Build your vocabulary with Merriam-Webster's Word of the Day! Each day a Merriam-Webster editor offers insight into a fascinating new word -- explaining its meaning, current use, and little-known details about its origin.
March 27th, 2015
Episode 148 of 875 episodes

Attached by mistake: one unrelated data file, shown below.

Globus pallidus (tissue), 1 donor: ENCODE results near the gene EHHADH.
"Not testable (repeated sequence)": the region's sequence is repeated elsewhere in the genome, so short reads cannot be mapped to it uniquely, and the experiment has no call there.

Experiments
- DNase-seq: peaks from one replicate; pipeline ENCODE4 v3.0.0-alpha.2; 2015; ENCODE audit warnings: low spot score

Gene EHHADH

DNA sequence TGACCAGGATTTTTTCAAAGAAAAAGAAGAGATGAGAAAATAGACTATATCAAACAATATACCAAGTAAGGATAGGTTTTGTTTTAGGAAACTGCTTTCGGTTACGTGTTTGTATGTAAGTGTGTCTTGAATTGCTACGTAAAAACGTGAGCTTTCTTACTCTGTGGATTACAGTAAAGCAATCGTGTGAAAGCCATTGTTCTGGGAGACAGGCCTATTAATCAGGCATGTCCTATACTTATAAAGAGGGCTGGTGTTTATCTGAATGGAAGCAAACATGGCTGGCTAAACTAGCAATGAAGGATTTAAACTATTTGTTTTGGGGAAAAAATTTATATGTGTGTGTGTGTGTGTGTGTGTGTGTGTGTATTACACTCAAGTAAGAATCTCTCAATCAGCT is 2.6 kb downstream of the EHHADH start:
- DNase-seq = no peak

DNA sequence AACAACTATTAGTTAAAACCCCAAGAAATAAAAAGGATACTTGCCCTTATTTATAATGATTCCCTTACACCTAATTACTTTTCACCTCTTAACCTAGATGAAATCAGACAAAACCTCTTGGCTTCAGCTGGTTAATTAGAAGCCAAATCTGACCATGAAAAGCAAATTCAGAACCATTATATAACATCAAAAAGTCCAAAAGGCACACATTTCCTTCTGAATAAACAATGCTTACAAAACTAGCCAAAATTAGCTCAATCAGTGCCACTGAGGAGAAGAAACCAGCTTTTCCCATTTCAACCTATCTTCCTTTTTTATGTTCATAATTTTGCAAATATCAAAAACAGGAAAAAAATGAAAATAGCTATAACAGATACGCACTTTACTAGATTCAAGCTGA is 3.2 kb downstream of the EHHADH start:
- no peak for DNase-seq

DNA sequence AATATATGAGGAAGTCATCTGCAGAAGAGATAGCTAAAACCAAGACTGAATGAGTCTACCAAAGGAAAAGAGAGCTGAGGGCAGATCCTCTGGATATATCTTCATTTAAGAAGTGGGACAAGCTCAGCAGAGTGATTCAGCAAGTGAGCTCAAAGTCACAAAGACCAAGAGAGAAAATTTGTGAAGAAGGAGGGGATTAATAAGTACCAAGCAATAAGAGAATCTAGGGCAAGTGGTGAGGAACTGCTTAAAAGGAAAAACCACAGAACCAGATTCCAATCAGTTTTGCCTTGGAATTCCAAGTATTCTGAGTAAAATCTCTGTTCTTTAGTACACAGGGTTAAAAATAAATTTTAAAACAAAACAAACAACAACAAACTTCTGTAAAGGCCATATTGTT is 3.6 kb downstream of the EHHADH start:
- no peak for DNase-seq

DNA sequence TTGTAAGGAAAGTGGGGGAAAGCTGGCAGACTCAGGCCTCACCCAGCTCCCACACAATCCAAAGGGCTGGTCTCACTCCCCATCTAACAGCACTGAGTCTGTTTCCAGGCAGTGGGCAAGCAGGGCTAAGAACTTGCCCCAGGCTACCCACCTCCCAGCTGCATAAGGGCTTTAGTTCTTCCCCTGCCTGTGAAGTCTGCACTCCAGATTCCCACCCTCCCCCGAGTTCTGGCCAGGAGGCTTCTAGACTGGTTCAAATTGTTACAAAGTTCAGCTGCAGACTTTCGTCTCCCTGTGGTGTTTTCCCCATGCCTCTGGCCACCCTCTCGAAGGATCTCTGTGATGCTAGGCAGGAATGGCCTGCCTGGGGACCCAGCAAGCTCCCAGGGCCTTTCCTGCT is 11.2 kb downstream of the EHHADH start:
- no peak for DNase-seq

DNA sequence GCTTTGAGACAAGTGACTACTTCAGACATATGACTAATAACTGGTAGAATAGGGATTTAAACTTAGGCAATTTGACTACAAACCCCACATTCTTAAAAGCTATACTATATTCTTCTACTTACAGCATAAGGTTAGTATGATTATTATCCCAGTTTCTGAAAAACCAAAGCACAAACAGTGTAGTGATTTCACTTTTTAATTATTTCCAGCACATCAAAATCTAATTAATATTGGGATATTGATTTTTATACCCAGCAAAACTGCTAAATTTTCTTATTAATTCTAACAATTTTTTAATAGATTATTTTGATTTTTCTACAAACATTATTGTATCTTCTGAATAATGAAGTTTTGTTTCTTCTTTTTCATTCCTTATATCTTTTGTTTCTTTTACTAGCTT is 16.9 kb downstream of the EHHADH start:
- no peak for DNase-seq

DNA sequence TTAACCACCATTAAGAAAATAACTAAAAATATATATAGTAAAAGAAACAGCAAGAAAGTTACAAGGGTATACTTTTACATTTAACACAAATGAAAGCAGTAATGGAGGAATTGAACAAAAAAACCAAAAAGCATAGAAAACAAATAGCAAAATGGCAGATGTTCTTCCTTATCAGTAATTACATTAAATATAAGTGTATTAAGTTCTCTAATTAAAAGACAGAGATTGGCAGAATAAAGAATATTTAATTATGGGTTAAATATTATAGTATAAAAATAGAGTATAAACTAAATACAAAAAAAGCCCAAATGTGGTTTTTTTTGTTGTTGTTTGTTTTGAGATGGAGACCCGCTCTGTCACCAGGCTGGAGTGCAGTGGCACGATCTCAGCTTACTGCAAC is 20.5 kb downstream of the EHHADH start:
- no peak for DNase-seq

Merriam-Webster's Word of the Day for March 27, 2015 is: quiescent \kwy-ESS-unt\ adjective 1 : marked by inactivity or repose : tranquilly at rest 2 : causing no trouble or symptoms Examples: The alligator is deceptively quiescent on the sunny shore, watching its approaching prey, waiting for the moment to strike. "Measles made a modest comeback around 1990, and then fell quiescentuntil the recent outbreak of measles cases at Disneyland in California." Richard A. Epstein, Defining Ideas, February 2, 2015 Did you know? Quiescent won't cause you any pain, and neither will its synonyms latent, dormant, and potentialat least not immediately. All four words mean "not now showing signs of activity or existence." Latent usually applies to something that has not yet come forth but may emerge and develop, as in "a latent desire for success." Dormant implies a state of inactivity similar to sleep, as in "their passions lay dormant." Potential applies to what may or may not come to be. "A potential disaster" is a typical example. Quiescent, which traces to Latin quiescere (meaning "to become quiet" or "to rest"), often suggests a temporary cessation of activity, as in "a quiescent disease" or "a summer resort quiescent in wintertime."
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